US expert warns Middle East of water crisis
Author: Issam Hamza
Paul Simon, author of a book entitled "Protecting the World's Water Supplies", urged leaders of Syria, Israel and other countries to meet regardless of whether peace is achieved to discuss how best they can share the region's scarce water resources.
He warned in a lecture in Damascus on Wednesday that wars in the next 15 years would be launched to control water, not oil.
"I know there are lots of obstacles...and that it is an emotional issue, but I think that violence (in the Middle East) will go up and down and will take a long time to end, but we should not wait until peace is achieved. There should be a joint regional effort to solve the problem (now)," Simon said.
He suggested adopting a comprehensive plan to share water and to establish an international court for water, saying the United States, the West and international agencies would back such plans.
Simon, who served 20 years in US Congress before retiring in 1997, said US intelligence agencies had named at least 10 areas in the world where wars over water were likely.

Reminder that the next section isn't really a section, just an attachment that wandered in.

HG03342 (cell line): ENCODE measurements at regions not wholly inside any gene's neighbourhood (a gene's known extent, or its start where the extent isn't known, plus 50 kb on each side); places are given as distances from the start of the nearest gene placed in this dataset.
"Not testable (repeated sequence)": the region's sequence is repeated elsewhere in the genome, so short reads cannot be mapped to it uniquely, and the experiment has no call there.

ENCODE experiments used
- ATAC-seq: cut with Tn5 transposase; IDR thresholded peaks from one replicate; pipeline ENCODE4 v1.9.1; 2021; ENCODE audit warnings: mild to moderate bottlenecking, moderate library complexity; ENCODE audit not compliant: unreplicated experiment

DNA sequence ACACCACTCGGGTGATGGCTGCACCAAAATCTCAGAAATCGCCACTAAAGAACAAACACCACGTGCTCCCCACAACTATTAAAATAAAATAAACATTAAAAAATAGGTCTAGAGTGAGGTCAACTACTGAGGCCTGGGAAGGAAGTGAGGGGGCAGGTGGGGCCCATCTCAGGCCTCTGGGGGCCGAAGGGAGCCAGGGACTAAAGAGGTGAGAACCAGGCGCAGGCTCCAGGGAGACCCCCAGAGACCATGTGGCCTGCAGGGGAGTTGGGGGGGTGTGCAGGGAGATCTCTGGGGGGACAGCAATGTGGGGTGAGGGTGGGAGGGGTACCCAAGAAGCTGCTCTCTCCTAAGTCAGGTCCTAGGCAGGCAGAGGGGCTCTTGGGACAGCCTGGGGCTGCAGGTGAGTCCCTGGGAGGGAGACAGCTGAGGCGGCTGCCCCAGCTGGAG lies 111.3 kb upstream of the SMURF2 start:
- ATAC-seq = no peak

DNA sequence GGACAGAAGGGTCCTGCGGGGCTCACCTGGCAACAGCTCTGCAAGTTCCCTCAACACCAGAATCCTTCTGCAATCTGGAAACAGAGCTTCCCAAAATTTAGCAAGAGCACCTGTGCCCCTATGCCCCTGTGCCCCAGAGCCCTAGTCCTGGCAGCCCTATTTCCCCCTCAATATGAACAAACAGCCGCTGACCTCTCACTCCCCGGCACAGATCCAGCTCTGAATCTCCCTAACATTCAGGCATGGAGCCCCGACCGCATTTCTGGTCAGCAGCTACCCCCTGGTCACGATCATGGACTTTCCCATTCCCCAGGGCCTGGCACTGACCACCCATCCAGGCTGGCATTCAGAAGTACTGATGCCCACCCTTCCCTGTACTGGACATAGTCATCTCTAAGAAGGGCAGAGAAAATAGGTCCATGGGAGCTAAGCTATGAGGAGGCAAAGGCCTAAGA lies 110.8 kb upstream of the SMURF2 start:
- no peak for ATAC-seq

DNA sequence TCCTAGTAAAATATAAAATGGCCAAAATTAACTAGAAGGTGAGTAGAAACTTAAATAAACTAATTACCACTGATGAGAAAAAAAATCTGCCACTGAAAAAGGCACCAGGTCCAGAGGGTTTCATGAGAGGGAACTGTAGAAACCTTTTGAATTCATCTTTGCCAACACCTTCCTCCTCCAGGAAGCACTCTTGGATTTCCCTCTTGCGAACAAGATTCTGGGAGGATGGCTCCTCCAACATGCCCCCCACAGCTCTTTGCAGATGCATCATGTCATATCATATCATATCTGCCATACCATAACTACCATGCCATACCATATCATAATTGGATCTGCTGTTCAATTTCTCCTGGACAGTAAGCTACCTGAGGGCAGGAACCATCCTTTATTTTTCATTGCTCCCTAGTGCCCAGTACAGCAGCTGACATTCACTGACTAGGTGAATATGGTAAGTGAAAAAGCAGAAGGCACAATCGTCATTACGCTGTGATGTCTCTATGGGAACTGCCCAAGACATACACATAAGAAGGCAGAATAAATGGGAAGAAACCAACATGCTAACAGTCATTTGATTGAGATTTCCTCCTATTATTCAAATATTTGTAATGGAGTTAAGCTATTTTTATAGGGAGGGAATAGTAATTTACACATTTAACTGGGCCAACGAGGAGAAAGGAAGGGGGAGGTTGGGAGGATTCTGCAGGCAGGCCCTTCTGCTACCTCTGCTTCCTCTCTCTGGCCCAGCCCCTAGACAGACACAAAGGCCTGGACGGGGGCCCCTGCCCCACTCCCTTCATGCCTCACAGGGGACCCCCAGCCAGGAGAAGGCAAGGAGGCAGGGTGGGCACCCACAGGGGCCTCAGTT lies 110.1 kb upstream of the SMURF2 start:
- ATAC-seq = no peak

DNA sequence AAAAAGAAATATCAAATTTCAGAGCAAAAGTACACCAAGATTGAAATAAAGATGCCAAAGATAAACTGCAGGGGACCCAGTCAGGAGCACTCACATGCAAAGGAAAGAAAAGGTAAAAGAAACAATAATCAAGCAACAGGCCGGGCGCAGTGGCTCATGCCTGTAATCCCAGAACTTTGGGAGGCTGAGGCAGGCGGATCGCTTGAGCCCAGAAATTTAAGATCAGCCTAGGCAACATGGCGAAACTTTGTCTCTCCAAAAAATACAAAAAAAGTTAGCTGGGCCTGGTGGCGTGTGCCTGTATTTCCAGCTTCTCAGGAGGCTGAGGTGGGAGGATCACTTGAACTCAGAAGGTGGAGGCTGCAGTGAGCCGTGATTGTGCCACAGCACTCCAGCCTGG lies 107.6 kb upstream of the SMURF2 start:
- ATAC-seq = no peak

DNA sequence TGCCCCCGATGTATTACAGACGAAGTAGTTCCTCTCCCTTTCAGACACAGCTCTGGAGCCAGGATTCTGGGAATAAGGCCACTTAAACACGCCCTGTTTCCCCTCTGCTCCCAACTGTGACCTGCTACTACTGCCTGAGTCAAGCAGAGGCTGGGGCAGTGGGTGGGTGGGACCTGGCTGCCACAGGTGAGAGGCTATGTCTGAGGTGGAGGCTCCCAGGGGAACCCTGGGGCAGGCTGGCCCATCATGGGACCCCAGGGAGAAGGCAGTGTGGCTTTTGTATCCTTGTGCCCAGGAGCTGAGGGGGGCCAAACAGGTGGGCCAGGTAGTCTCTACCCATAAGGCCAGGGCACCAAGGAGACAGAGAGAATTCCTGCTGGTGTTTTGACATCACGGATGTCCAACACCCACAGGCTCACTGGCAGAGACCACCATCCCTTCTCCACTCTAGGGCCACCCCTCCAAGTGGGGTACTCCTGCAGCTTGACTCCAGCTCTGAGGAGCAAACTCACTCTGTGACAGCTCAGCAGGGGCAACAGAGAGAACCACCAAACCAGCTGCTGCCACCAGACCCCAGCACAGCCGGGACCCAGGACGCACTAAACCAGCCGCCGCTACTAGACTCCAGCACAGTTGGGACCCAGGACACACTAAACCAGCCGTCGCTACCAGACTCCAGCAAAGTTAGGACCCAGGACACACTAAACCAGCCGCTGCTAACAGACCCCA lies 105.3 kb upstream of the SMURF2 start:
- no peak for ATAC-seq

"Nations fight for oil, but oil, despite its importance, has substitutes...there is no alternative for water. We die quickly without water," he said.
"None of the world's leaders would hesitate to wage a war to control water resources," he added.
Simon, head of the Paul Simon Public Policy Institute think tank and a professor at the Southern Illinois University, had talks with senior Syrian officials, including Environment Minister Farouq al-Adeli, on future water problems in the region.
"There are 300 million people in the world who are living in areas which face a serious shortage of water. This will increase to three billion in 2025. Per capita water supplies in the Middle East, which stands at 3,340 cubic metres (11,800 cubic feet) per year, will drop to only 667 in 2025," he said.
A Syrian official said last month that low rainfall in the last three years had forced authorities to cut off supplies of fresh water to the capital for 16 hours per day.
Simon suggested several, short-and long-term, methods to deal with the problem, including conservation, reducing waste in pipe networks, family planning and increased use of desalinated water.
Syrian Environment Minister Farouq al-Adeli, who attended the lecture, said he believed a peace deal should be reached with Israel before discussing anything else.
"Peace first. Peace Second. Peace third. Then we will discuss whether a water agreement can be reached with Israel."